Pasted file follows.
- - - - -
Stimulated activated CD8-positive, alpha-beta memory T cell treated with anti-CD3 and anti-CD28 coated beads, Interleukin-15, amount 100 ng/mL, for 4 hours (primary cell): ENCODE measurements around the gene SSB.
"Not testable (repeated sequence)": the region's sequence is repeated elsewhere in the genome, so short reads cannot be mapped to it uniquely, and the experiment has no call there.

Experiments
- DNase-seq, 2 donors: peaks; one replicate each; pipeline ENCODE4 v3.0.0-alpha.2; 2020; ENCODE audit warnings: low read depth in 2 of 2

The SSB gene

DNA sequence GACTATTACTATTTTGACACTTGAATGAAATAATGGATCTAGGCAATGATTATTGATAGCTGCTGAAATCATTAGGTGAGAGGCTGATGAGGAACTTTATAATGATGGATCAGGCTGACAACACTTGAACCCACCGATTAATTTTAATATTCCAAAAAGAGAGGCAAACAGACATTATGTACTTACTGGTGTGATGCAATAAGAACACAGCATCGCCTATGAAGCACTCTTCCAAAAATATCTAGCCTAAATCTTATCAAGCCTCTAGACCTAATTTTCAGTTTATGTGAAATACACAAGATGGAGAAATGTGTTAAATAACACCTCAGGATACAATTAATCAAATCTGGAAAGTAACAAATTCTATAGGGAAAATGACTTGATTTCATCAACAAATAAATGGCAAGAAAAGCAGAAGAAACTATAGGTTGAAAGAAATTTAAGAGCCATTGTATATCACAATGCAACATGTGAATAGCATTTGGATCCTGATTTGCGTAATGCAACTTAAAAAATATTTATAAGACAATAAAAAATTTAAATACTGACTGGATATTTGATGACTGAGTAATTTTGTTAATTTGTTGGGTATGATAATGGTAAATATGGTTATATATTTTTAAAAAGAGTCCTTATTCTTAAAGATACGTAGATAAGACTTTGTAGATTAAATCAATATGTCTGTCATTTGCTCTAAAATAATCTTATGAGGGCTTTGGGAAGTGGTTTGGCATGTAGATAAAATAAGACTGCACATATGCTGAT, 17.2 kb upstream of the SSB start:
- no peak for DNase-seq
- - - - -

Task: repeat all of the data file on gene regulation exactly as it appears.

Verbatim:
Stimulated activated CD8-positive, alpha-beta memory T cell treated with anti-CD3 and anti-CD28 coated beads, Interleukin-15, amount 100 ng/mL, for 4 hours (primary cell): ENCODE measurements around the gene SSB.
"Not testable (repeated sequence)": the region's sequence is repeated elsewhere in the genome, so short reads cannot be mapped to it uniquely, and the experiment has no call there.

Experiments
- DNase-seq, 2 donors: peaks; one replicate each; pipeline ENCODE4 v3.0.0-alpha.2; 2020; ENCODE audit warnings: low read depth in 2 of 2

The SSB gene

DNA sequence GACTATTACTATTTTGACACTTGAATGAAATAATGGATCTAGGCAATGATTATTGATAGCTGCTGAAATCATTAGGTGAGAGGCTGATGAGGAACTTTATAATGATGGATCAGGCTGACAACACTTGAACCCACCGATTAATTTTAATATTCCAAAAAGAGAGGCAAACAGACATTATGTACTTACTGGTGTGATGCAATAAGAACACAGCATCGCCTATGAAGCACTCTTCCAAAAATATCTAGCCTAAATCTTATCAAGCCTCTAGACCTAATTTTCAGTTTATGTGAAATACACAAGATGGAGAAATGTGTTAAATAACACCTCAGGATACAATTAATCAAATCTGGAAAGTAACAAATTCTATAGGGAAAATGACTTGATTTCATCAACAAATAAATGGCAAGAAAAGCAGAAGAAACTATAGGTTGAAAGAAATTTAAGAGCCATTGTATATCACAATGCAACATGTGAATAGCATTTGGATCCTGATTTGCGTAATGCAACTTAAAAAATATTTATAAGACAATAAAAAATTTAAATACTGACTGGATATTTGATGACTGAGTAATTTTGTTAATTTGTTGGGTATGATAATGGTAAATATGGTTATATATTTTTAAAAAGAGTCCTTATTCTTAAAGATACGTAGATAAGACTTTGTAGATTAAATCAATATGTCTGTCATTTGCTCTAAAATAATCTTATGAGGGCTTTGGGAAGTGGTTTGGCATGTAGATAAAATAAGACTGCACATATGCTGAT, 17.2 kb upstream of the SSB start:
- no peak for DNase-seq